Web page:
Wednesday, August 10, 2016

It's Official: Pokémon Go Just SUCKS

 I had begun to suspect this when update 1.1.0 destroyed my seventh level trainer. I started leaning a little more heavily toward this when update 1.3.0 came out and the Nearby function was replaced by the Sightings function (or non-function, since it doesn't seem to do anything). Returning from a brief stay in California to find that the Pokémon had been decimated within the one mile radius around my house in Austin provided yet another bit of evidence swaying me toward this unkind conclusion. Tonight, though, after walking a half-mile to one of the nearest Pokéstops and then returning home, I had all the evidence I needed.

Yes, children, it's official: Niantic's ever-so-popular game, Pokémon Go Just SUCKS.

To be more specific, Pokémon Go cheats its players. With update 1.1.0, I'd heard all the internet buzz about how Niantic had decided to make catching Pokémon harder to catch by increasing the likelihood of an escape from Pokéball after initial trapping but before the game's acknowledging "Gotcha!" Frankly, I was pleased at the prospect of a slightly more challenging game. Okay, sure, getting the hang of throwing a ball was initially challenging, but once you have the mechanics of the throw down, trapping most critters is pretty straightforward. So, I was prepared for the beasties to begin escaping from trappings along the way.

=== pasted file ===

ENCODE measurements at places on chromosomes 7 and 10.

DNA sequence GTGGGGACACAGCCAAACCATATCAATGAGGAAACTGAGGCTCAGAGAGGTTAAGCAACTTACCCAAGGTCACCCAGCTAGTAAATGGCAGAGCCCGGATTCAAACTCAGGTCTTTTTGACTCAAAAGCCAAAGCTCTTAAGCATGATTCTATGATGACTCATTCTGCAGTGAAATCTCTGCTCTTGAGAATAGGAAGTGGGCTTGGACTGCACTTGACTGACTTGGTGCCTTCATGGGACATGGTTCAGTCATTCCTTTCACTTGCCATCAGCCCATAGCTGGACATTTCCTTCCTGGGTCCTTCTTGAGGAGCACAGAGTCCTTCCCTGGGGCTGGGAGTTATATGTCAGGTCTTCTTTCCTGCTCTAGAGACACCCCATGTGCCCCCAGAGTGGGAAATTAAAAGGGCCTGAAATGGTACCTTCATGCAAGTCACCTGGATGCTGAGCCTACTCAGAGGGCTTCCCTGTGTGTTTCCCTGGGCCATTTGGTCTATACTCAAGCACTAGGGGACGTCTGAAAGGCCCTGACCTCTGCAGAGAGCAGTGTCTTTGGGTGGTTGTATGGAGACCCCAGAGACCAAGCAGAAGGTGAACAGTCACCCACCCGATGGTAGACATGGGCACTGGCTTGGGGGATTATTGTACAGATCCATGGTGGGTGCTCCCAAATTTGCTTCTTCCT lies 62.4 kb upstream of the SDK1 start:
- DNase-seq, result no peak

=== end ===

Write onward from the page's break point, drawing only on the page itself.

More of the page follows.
What I was not prepared for was insanely arbitrary algorithms governing who tries to escape and how they might be overcome, if at all. My first truly exasperating experience of the new escape algorithms (I won't call it logic—nothing about this mess is logical) occurred on my vacation to Redondo Beach this past weekend. At the time I had just reached ninth level, I believe. I had amassed a fairly sizable cache of balls and a few raspberries when, on a walk with my wife, I encountered my first ever Pikachu. And she was huge. This Pikachu, at over 600 CP was easily the largest critter I'd ever encountered. When I prepared to toss my Pokéball, I noticed that the targeting ring was red—also a first for me. Realizing she was likely to try to escape, I threw out a preemptive raspberry, which the Pikachu accepted with a smile and a cheerful backflip. I threw a ball and trapped her. The screen informed me I'd made an Excellent throw.